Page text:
With April 15 rapidly approaching, the federal agency that Americans ubiquitously dislike and fear – the Internal Revenue Service – is once again targeting nonprofit advocacy organizations in what may be an effort to censor political speech. Instead of trying to correct its internal bias and problems, the IRS is apparently trying to double down and stifle the political activity of opponents of the Obama administration and its policies. This effort is supported by some politicians such as Sen. Chuck Schumer (D-NY), who wants the IRS to “redouble” its efforts to squelch conservative groups.
Both Congress and the Justice Department (supposedly) are investigating the actions of the IRS that were revealed by the Treasury Department’s Inspector General. The IG found that the IRS used “inappropriate criteria” to target Tea Party and other conservative organizations applying for tax-exempt status under Section 501(c)(4) of the Internal Revenue Code, delaying granting their exemptions until after the 2012 election. The IRS also demanded irrelevant, burdensome, and intrusive information from applicants, such as the names of their donors and members. Some of these organizations still have not received their exemptions from the IRS, and many have not been questioned by the FBI agents who are supposed to be investigating wrongdoing at the IRS despite the fact that nine months have elapsed since the alleged targeting was revealed.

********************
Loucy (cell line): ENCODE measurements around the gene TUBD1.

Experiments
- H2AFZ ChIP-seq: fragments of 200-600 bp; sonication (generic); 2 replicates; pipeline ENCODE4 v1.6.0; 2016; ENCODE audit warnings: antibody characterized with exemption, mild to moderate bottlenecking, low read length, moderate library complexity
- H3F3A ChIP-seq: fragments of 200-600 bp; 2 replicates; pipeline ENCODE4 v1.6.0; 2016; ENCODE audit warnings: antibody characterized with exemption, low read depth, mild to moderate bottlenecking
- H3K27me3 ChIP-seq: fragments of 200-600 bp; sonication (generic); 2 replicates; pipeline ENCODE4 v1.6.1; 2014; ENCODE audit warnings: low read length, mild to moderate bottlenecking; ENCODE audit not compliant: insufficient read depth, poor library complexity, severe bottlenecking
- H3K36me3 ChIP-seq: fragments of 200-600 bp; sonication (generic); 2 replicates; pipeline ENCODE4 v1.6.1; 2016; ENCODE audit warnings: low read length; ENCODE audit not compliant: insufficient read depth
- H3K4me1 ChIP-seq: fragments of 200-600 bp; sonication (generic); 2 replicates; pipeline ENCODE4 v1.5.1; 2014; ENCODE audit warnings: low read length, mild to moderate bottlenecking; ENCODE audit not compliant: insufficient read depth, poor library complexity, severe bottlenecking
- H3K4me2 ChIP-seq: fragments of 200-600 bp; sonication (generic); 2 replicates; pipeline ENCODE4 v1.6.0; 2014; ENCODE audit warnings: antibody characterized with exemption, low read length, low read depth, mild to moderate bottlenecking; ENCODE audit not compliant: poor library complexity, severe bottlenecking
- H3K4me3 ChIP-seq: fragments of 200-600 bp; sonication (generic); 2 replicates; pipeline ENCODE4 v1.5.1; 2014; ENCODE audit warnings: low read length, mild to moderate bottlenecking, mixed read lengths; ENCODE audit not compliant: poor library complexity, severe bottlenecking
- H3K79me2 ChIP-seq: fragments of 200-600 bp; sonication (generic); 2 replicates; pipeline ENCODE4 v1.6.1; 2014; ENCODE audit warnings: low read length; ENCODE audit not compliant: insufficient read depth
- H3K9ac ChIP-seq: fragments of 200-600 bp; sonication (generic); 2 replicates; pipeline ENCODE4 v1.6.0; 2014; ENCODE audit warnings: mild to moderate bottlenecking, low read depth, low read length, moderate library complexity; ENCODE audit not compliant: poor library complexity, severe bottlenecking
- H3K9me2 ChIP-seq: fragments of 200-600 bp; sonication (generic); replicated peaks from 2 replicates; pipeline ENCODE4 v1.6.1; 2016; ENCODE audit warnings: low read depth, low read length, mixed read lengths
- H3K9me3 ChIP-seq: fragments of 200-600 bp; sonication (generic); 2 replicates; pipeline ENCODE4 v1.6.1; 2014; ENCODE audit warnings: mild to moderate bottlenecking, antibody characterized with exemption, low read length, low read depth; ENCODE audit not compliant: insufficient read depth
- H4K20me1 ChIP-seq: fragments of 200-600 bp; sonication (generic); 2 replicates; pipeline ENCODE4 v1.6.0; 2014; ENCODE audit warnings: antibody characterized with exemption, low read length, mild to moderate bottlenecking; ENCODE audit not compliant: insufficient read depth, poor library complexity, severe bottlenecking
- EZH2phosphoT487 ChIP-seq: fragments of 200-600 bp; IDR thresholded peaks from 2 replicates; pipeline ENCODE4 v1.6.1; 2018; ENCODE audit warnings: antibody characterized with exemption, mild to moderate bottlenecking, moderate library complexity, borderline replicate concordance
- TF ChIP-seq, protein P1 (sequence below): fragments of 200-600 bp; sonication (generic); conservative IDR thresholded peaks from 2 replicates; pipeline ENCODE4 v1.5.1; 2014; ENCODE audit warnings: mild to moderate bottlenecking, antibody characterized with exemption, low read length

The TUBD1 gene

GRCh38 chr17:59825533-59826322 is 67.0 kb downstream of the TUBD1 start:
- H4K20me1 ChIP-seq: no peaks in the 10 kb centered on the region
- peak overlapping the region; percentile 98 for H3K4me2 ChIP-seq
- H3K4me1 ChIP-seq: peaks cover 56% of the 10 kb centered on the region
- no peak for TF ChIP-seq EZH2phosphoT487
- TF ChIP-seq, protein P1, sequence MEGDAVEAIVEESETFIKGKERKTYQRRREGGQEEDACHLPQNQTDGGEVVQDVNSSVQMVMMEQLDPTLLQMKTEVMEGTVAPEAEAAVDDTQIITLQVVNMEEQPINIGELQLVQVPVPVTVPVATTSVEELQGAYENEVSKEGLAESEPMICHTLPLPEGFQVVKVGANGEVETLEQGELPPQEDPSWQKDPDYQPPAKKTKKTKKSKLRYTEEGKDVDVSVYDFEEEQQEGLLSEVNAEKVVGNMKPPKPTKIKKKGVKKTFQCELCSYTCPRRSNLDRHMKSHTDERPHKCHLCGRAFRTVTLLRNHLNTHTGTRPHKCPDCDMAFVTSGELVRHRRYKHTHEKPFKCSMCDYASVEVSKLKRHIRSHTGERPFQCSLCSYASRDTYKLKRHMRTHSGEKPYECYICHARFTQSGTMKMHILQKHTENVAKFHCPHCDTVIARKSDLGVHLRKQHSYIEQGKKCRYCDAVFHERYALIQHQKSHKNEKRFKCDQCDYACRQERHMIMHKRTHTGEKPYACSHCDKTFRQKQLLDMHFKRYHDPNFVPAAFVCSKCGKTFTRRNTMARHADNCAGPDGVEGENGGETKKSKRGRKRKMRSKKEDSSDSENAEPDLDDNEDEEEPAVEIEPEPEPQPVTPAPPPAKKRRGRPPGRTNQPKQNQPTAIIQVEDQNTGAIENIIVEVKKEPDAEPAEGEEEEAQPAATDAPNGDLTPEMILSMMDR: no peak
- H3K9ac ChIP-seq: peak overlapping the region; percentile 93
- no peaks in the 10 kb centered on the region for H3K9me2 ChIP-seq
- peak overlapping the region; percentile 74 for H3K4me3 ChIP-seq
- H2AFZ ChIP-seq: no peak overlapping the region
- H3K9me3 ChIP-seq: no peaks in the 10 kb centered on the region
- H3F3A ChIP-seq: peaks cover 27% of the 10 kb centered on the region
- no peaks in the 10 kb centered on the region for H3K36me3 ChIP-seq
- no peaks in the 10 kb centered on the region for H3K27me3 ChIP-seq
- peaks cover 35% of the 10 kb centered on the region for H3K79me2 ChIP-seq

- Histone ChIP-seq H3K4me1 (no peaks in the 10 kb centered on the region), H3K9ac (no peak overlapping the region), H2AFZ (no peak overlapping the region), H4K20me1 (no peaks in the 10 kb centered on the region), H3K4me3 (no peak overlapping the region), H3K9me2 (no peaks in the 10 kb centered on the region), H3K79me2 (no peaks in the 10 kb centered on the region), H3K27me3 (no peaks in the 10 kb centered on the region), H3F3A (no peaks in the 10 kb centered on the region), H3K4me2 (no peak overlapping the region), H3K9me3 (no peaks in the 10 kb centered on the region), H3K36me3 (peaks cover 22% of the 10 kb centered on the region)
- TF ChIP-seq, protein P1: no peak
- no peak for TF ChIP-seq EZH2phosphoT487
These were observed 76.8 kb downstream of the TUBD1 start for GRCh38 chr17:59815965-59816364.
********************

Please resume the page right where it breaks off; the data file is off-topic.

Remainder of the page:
Yet at the end of November, the IRS issued a “Notice of Proposed Rulemaking” that, if implemented, would broadly widen the definition of “candidate-related political activity” for 501(c)(4) nonprofit organizations, thereby restricting the ability of groups like the National Rifle Association to engage in political advocacy. Does this proposed regulation violate the First Amendment rights of nonprofits and their members? Even the Chicago Tribune thinks so, saying in a recent editorial that this rule would do “just the opposite” of what the First Amendment was intended to do: “promote an informed, aware and engaged citizenry.”
The proposed rule has drawn strong criticism from both liberal and conservative organizations, with the ACLU saying that it will “pose a chilling effect on issue advocacy.” The Sierra Club claims it will harm the organization’s “efforts that have nothing to do with politics,” including its “ability to communicate” with its members.
The Meese Center for Legal and Judicial Studies is hosting an event on Friday, Feb. 21, at noon, to discuss not only the ongoing investigation into the IRS’s activity, but the potential implications of the proposed regulation. The discussion will moderated by a former Federal Election Commissioner and the panelists will include Cleta Mitchell, who represents many of the organizations targeted by the IRS, Brad Smith, a former chairman of the Federal Election Commission and a noted expert on campaign finance law, and Eliana Johnson of National Review and Kimberley Strassel of the Wall Street Journal, two well-known journalists who have been covering this story since it was first made public.